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Movement

The Oris 917 is a Sellita SW 300-1 with a Dubois Depraz 14400 jump hour module installed. The SW-300 series is Sellita’s answer to the ETA 2892, where as the more commonly seen SW-200 is 2824 equivalent. As with the 2892, there is a sense that it’s regarded as a higher end automatic, one with a thinner profile (3.6mm vs 4.6mm). This makes it a logical choice to use when paired with a module, as they add height to the movement.

Dubois Depraz, if you haven’t heard of them, is an over-a-century old complication manufacturer, whose modules you’ve likely come across, even if the brand didn’t make it totally obvious. For example, most of the bi-register automatic chronographs out on the market right now, say by Bell&Ross, Tudor or Junghans, use ETA 2892 or Sellita base movements with Depraz modular chronographs.ORIS_ARTELIER_JUMPING_HOUR_CASE6

The 14400 module not only adds the jump hour, it changes a few things. For one, it decentralizes the minute hand. It also adds the sub-seconds, but appears to remove hacking. Whether or not a date is possible, I don’t know, but there is only one stop on the crown. All said and done, the movement has 31-jewels, is hand-winding, has a 42-hr power reserve and a frequency of 28,800 bph. Setting the time is done in the obvious fashion, with the hour jumping per 60-minute rotation. The hour can also go backwards, though I’m not sure if that’s an advisable practice.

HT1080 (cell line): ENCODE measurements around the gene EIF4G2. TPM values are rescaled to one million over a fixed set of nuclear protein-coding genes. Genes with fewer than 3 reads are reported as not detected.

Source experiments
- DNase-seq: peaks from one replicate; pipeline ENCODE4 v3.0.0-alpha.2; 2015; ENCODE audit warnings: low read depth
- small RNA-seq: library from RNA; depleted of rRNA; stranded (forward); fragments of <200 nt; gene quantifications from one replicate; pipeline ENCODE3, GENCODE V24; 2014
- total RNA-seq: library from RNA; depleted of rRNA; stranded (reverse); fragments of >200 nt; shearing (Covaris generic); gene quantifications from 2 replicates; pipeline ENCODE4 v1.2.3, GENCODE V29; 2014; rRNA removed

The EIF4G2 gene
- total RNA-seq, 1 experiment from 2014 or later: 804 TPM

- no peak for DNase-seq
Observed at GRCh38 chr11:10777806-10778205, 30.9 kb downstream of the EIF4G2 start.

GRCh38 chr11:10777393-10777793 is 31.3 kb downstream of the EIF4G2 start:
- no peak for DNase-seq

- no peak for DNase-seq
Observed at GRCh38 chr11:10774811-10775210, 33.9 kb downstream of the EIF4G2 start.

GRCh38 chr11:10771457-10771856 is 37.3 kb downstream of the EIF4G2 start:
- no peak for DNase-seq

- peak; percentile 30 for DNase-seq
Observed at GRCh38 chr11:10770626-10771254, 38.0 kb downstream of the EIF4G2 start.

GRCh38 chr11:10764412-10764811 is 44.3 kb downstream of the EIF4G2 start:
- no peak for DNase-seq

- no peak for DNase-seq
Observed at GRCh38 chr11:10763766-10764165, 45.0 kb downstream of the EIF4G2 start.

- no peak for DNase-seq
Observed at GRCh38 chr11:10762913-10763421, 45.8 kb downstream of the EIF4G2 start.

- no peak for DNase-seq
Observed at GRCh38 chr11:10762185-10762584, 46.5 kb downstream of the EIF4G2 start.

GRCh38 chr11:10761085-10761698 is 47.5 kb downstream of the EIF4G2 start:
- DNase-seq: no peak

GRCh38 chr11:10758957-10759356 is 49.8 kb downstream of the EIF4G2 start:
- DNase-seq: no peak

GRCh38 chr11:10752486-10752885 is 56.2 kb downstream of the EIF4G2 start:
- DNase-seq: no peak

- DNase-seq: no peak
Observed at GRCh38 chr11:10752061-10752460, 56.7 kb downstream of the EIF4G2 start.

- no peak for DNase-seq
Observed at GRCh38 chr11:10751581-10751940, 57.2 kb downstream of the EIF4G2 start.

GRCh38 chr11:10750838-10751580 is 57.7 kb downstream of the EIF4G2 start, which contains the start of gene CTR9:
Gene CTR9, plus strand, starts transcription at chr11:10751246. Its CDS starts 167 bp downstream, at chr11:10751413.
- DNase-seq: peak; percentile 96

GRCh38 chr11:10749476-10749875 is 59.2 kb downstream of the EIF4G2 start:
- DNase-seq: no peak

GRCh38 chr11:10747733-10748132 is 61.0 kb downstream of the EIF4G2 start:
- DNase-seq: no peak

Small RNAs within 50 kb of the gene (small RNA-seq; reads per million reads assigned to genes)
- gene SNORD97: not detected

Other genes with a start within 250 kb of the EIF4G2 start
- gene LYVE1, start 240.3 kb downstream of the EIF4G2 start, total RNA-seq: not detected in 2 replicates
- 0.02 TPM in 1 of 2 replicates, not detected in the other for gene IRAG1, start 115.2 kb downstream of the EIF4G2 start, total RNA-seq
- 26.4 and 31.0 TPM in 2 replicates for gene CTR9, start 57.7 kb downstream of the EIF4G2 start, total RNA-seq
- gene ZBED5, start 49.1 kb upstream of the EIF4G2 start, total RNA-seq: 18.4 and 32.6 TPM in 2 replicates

Straps and Wearability

The Oris Artelier Jump Hour comes mounted to a 21mm faux-gator brown leather strap (there is also a black option available as well as a bracelet). The strap is well-made, with a gentle taper, slight padding that thins out, folded edges and backing. It’s subtle and comfortable. My one issue is that it’s faux-gator rather than real gator, or just normal leather, calf, etc… At the price point of this watch, I really feel that they should have sprung for genuine gator. The strap comes mounted to a very nice Bader-style (same as used by C Ward) deployant clasp. They are easy to use, comfortable to wear, and even feature a touch of nice finishing in the form of perlage on the surface that clasp lands on.

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While on paper, you might look at this watch and think that it should be smaller, or have less pronounced lugs, or just be dressier…on the wrist it makes so much sense. It fits perfectly, has a nice amount of presence, is surprisingly masculine and is simply gorgeous. The case design is really spot-on. The slight taper actually makes it look a bit thinner too, while the angular lugs command attention. I could easily see this case also being used in sportier designs, but it works with the dressier dial.

The dial brings a lot to the party too. The wave textures and light silver surface are very dynamic in the light, creating a surface that is ever-changing. The odd, asymmetric layout also draws ones eye towards the watch… you don’t have to look too hard to realize this is something very different. The only thing I could do without in practice is the index of applied markers. They add a bit too much bling, where as without them, the dial would have looked very clean, and a interesting mix of technical elements and decorative texturing.

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Conclusion